PSB Synchrony One Speaker System Measurements
All measurements shown here were taken with the grilles in place.
Minimum impedance: 3.44Ω at 72Hz
Nominal impedance: 4Ω
Port tuning: 36Hz (see text)
Effective bass extension (-10dB): 35Hz (open ports)
The Synchrony One's impedance phase angle was benign. The speaker should be relatively easy to drive if the amplifier is comfortable with a 4Ω load.
Fig. 1: PSB Synchrony One, averaged pseudo-anechoic response, off-center in the horizontal plane, at 45° (red) and 60° (blue).
The overall response of the Synchrony One is shown in Fig. 1. The rolloff at the top end in this graph is likely the result of the grille. As for the unevenness in the low- to mid-treble, see the discussion of Fig. 2 below.
The bass performance of the One shows a rapid rolloff below 65Hz. This may be at least partially the result of test-procedure limitations. With the grilles in place, the woofers could not be as closely miked as is ideal for this measurement.
The results here are also a complex combination of the responses of the three woofers, which roll off at different frequencies, and the three ports. The usable bass response of the Synchrony One alone may be somewhat lower than the 35Hz shown above (derived from Fig. 1), but a good subwoofer is still strongly recommended to fill out this speaker's bottom octave in a home-theater system.
Fig.2: PSB Synchrony One, averaged pseudo-anechoic response at 15° above (red) and 15° below (blue) the tweeter axis.
Fig. 2 shows the same averaged horizontal front response (violet), but this time overlaid with the vertical responses taken at +15° (red) and –15° (blue). This response strongly suggests that you should be above the tweeter for optimum listening, not below it.
In fact, Fig. 2 also reveals something important about Fig. 1. The measurements for Fig. 1 were taken at tweeter height, per our normal practice. But a typical ear height with this speaker is above the tweeter, which is located below the midrange on this speaker. Note that the red curve in Fig. 2 is smoother through the midrange and mid treble than the averaged on-axis curve in Fig. 1. The red curve in Fig. 2 is, therefore, a more accurate representation of the direct response of the Synchrony One at the listener's ears. Nevertheless, the response shown in Fig. 1 does contribute to the total in-room response of the speaker, and the deviations there could be one factor in the slight tendency to brightness I heard in the low to mid treble.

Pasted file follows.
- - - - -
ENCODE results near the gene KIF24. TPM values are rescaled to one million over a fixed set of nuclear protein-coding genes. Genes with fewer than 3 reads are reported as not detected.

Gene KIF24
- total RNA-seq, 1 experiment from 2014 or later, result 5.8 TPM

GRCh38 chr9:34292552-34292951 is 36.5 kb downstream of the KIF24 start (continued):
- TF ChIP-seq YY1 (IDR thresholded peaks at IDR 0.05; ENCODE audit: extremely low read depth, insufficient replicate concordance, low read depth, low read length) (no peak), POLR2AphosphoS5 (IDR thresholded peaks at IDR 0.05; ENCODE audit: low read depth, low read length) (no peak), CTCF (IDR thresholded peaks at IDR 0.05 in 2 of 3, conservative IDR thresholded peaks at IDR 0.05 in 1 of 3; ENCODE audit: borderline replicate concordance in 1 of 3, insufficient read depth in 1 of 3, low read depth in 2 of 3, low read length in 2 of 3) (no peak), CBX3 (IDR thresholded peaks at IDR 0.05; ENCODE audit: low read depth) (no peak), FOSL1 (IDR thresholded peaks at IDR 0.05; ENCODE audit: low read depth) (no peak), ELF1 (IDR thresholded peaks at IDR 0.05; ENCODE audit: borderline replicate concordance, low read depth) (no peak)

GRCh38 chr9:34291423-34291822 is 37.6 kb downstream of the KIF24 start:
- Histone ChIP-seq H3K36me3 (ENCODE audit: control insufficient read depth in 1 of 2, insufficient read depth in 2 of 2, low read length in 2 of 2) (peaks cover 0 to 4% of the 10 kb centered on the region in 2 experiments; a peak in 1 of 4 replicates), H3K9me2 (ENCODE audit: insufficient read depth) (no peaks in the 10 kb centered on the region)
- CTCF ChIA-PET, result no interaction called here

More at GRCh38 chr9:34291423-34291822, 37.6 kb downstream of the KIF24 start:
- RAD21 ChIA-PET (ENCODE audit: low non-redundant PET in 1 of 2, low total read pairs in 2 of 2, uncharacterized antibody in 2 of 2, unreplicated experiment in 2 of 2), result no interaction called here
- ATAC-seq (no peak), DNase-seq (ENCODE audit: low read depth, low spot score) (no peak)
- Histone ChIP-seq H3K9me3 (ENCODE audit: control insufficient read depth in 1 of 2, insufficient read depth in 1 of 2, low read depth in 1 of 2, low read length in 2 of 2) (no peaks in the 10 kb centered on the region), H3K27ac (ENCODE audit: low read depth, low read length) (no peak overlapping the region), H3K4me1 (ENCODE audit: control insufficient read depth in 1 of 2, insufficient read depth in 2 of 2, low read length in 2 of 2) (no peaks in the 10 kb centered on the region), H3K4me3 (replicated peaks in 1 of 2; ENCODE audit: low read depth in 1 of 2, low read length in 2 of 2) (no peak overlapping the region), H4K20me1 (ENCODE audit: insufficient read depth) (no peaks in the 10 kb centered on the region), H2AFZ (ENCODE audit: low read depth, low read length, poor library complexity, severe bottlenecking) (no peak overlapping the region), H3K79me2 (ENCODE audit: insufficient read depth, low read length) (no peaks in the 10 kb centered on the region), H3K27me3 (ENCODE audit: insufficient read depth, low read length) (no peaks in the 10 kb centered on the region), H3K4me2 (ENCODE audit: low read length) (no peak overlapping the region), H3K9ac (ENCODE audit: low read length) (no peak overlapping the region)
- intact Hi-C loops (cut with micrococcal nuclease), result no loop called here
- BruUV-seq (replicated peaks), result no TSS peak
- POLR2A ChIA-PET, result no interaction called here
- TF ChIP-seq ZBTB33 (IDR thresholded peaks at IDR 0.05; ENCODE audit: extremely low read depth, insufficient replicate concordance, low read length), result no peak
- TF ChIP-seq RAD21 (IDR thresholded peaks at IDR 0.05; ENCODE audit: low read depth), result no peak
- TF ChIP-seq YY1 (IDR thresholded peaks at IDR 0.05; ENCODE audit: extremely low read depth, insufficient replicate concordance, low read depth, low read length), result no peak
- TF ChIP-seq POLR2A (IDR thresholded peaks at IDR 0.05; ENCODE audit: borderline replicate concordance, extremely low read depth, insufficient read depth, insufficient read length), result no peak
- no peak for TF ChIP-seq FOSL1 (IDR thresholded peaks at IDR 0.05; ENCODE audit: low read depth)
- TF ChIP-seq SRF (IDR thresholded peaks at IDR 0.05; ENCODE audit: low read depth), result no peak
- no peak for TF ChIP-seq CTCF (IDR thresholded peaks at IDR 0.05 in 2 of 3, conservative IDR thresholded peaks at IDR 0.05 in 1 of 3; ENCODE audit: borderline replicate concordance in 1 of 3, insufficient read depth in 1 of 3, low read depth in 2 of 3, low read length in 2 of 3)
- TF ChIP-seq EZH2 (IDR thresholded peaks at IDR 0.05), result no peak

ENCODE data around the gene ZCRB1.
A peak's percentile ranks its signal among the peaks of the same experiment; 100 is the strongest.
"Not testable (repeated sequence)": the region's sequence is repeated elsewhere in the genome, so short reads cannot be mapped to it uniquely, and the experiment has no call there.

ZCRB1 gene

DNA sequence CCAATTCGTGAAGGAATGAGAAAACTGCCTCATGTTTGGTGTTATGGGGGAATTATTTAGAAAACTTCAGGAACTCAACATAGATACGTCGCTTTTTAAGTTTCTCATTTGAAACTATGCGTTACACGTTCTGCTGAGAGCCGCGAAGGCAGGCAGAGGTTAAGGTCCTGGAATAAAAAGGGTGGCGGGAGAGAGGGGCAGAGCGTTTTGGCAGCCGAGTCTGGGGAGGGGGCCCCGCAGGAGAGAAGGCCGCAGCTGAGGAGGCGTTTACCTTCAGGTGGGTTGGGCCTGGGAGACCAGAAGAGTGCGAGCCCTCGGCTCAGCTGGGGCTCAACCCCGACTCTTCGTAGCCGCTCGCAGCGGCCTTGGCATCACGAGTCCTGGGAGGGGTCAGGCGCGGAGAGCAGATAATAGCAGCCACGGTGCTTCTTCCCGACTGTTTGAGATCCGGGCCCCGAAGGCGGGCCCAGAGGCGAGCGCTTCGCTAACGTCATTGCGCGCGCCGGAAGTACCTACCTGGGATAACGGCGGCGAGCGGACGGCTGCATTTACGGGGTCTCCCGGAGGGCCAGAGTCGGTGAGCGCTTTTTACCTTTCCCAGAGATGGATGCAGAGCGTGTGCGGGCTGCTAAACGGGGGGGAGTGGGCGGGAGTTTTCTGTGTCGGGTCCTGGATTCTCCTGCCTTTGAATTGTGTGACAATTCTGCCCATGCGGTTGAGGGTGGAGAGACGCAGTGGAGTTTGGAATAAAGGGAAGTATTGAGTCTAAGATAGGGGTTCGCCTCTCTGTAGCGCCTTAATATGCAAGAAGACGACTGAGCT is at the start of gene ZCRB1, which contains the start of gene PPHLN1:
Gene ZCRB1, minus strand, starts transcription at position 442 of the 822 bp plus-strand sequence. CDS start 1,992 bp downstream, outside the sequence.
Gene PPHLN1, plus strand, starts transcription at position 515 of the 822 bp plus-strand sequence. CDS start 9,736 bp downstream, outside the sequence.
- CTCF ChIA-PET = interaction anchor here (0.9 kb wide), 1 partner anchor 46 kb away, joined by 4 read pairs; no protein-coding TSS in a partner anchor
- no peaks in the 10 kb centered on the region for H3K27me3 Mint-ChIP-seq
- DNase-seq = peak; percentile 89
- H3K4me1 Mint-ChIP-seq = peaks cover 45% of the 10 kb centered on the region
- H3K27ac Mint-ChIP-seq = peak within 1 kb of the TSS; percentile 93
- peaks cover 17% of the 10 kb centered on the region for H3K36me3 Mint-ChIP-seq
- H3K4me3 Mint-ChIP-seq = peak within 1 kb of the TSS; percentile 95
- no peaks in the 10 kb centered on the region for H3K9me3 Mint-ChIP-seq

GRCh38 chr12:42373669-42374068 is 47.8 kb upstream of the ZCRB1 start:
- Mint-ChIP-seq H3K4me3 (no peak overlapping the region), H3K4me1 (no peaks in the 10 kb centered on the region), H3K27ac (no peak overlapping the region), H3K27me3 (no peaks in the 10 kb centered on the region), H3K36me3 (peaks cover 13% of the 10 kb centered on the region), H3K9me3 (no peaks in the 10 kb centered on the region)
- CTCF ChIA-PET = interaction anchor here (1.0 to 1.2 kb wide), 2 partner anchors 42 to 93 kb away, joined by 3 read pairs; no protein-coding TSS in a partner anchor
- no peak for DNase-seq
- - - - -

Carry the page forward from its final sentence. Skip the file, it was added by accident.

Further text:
Synchrony One C
Minimum impedance: 5Ω at 149Hz
Nominal impedance: 6Ω
Port tuning: 30Hz
Effective bass extension (-10dB): 48Hz (open port)
Unlike the Synchrony One, the One C's impedance phase angle becomes highly capacitive in a narrow range centered at about 85Hz. But given a typical 80Hz crossover point to the subwoofer, this should cause no particular problems. The One C is a relatively straightforward load to drive.
Fig.3: PSB Synchrony One C, averaged pseudo-anechoic response, off-center in the horizontal plane, at 45° (red) and 60° (blue).
The overall response of the Synchrony One C is shown in Fig. 3. It's actually smoother than that of the One, but with a more severe high-frequency rolloff. The most notable deviation, however, is the suckout centered around 800Hz. This is most likely due to comb filtering between the two horizontally displaced woofers. The frequency range of this dip also suggests that the two woofers may be crossed over higher than the specified 500Hz, which should be low enough to prevent this sort of interaction. Fortunately, this characteristic only starts to show up as you move beyond about 20° off-axis. But such a dip should be mild or non-existent in a three-way center channel speaker in this configuration.
Fig.4: PSB Synchrony One C, averaged pseudo-anechoic response at 15° above (red) and 15° below (blue) the tweeter axis.
Fig. 4 shows the same averaged horizontal front response (violet), but here overlaid with the vertical responses taken at +15° (red) and –15° (blue). As with the One, you want your ears to be at or above the tweeter axis.
All figures: Violet curve indicates the pseudo-anechoic response on the tweeter axis, averaged across a 30° horizontal window, combined with nearfield responses of the woofers and ports. All other measurements taken at 1 meter.